Turning Archive 2004

Subject:
Some thoughts on adhesive chemistry (long)

JL work
>What makes an adhesive stick?
The answer is - it depends on the adhesive.
Polyurethanes
One-part (i.e. Gorilla Glue)- You have a somewhat long urethane molecule that is has an end isocyanate group dissolved in a suitable solvent. Water or a suitable hydroxyl group comes along and "activates" it. Ideally you get a nice, long bulky chain (the growing chain often cross-links with another chain giving it bulk). This can intermesh with protruding wood fibers (aren't you glad you sponged it with a little water to raise the grain?). If you are very lucky, it chemically binds with the molecules making up the wood fibers.
Two-part - You have a polyol component which can consist of long chain poly alchols. This is usually polyester based or acrylic based. You have an isocyante component which can consist of TDI (toluene di-isocyanate), MDI or more complex isocyanates. The isocyanate component reacts with the polyol component creating a nice long bulky chain. It can intermesh with the wood fibers and hopefully react with some of the molecules making up the wood fibers.

PVA adhesives
These are typically "solutions" of polyvinylacetate (PVA) in water. PVA is very water soluble. The PVA also likes the cellulose in the wood fibers. As the water from the glue evaporates, the PVA is attracted to the wood fibers and intermeshes with them. Again, long bulky chains of molecules are best.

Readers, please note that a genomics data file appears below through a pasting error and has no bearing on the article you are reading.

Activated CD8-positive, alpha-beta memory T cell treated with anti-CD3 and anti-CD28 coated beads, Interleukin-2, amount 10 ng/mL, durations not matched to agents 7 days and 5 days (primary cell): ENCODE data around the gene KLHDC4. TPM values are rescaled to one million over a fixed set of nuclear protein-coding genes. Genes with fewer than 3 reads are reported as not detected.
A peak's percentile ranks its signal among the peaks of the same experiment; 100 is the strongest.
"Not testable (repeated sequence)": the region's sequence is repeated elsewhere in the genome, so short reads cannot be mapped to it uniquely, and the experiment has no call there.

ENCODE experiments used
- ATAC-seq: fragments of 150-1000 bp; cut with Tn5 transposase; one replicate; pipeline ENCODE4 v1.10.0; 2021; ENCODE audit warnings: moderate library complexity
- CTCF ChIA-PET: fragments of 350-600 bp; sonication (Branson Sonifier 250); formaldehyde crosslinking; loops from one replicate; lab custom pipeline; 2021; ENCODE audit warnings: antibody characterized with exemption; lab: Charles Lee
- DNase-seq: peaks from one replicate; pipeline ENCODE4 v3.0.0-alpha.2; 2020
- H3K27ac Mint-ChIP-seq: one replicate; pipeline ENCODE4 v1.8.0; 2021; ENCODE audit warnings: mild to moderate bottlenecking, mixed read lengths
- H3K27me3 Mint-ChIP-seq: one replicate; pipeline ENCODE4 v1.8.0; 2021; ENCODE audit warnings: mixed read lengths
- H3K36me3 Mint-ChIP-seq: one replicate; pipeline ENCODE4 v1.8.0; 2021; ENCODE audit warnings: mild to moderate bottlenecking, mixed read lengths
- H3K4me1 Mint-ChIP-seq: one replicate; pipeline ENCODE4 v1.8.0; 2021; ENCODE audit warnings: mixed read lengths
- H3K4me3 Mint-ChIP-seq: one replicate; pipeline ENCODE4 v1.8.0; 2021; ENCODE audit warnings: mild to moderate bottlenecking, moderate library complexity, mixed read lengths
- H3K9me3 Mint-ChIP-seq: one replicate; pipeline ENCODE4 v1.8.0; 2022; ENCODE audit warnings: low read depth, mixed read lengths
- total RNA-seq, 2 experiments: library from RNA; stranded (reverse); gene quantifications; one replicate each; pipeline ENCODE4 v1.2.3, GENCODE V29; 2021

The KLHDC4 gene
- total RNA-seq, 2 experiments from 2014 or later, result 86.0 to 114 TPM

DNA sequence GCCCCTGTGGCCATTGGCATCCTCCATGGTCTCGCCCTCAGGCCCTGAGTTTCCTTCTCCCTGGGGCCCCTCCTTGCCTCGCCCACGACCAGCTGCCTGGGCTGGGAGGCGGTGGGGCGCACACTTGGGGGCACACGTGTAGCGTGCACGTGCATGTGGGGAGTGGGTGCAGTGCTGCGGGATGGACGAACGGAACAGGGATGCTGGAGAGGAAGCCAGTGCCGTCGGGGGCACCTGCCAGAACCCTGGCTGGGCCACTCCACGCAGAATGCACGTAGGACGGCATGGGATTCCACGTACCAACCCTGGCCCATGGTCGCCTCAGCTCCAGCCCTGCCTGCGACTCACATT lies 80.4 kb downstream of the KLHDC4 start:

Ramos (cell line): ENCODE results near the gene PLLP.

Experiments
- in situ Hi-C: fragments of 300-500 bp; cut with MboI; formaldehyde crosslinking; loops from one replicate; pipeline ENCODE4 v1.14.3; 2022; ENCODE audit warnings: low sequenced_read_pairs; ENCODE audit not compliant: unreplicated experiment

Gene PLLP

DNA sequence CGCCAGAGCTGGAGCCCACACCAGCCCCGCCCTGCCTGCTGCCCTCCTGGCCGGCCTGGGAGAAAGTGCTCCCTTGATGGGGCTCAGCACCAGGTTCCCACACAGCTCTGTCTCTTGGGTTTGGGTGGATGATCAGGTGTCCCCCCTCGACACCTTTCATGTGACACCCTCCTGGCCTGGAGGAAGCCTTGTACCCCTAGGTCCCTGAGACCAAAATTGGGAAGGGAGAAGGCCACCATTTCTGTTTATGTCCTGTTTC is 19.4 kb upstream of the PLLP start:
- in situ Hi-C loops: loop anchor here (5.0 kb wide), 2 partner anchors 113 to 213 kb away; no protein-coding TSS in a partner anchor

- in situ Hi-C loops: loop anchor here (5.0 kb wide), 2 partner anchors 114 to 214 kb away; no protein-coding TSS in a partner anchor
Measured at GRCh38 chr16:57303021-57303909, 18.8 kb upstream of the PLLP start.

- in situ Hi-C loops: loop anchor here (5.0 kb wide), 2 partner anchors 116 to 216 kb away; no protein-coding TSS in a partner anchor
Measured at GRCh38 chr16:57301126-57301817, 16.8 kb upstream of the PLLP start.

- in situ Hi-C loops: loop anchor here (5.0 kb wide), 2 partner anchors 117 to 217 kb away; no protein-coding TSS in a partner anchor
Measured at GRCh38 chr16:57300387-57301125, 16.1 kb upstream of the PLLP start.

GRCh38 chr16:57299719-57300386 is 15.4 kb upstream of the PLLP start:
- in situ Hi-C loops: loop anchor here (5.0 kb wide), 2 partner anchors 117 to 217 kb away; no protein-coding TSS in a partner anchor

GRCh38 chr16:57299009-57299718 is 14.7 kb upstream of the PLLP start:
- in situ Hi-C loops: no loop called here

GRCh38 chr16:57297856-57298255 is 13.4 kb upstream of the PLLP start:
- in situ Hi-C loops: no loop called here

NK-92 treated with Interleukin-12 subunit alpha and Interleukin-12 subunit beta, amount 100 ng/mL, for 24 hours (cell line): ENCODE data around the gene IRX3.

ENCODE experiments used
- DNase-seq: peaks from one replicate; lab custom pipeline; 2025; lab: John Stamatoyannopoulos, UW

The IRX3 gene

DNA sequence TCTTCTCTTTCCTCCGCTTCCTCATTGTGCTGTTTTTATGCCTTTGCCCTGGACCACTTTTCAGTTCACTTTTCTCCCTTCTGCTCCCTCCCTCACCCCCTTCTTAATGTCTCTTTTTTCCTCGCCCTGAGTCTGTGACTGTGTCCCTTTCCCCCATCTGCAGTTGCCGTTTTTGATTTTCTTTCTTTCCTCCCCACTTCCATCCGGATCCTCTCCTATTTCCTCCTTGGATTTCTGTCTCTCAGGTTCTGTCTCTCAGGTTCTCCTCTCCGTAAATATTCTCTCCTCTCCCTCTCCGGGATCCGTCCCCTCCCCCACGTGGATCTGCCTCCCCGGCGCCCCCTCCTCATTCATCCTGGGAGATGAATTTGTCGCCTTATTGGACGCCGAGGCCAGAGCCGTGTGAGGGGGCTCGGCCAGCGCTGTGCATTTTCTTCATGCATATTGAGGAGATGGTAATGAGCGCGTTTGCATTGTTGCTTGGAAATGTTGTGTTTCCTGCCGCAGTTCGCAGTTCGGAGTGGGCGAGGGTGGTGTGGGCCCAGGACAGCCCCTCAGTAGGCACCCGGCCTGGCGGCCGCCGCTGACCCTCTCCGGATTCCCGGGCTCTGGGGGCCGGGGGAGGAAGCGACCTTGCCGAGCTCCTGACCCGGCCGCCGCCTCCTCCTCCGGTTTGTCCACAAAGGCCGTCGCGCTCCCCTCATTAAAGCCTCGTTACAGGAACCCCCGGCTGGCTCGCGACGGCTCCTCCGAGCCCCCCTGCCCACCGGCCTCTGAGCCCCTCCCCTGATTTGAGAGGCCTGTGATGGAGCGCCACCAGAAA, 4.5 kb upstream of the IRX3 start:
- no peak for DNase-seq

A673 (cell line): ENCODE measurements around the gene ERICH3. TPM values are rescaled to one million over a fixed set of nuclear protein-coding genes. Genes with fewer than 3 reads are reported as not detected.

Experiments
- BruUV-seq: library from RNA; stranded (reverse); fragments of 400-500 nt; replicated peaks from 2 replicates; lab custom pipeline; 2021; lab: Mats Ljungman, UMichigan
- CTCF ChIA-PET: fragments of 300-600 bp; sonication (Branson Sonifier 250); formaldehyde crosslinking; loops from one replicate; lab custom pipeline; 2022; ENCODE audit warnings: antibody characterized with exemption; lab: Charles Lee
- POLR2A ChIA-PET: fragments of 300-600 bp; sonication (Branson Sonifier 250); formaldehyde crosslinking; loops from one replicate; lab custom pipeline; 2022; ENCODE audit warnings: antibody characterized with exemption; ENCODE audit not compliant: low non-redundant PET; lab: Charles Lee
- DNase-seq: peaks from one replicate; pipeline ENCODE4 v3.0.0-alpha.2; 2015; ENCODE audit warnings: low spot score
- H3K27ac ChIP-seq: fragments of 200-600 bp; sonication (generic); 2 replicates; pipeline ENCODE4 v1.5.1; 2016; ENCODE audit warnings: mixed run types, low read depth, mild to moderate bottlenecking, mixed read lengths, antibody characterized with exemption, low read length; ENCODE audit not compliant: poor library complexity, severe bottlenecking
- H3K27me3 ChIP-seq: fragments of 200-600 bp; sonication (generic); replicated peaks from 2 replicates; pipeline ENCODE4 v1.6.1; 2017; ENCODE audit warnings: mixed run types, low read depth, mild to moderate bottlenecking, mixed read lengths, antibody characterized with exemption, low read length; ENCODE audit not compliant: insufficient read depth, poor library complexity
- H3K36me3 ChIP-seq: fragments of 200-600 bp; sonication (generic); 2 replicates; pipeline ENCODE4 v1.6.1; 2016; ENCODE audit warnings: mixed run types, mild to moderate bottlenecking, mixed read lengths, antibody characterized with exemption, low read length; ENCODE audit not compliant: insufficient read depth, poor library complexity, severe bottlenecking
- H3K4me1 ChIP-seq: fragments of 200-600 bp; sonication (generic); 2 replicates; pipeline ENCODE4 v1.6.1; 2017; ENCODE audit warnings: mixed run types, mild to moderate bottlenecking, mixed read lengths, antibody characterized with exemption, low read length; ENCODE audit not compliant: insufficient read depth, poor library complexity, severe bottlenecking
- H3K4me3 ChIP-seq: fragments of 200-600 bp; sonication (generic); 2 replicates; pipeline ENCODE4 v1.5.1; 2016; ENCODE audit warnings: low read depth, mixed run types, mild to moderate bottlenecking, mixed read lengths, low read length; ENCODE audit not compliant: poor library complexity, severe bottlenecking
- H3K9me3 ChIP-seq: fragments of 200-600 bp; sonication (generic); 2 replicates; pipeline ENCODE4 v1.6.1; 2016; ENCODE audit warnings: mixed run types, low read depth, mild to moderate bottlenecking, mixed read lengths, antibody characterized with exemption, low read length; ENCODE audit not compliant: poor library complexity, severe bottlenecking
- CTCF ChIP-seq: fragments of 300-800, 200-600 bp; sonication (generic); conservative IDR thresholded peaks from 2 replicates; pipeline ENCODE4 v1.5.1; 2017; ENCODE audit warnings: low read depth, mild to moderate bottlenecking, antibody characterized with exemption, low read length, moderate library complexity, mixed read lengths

Casein based adhesives
Again, these are solutions of a material (casein, a protein) in water. Similar to PVA in how it acts. Long bulky chains of molecules are attracted to the wood fibers and intermesh with them as the water dries.

Hide glues
Again, typically solutions of a material (collagen and similar proteins) in water. Hide glues hold on to water a little better, which is why they have a longer working life. Long bulky chains of molecules are attracted to the wood fibers and intermesh with them.

As you can sort of tell, it is the long bulky chains intermeshing with the wood fibers that sort of does the trick of gluing the wood together.

Ethanol might act to soften or solvate some of the shorter chain polyurethane molecules and thereby weaken the bonds between the pieces/parts.

I haven't gotten into acrylates and acrylate chemistry as this post is probably too long already.

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Some thoughts on adhesive chemistry (long)
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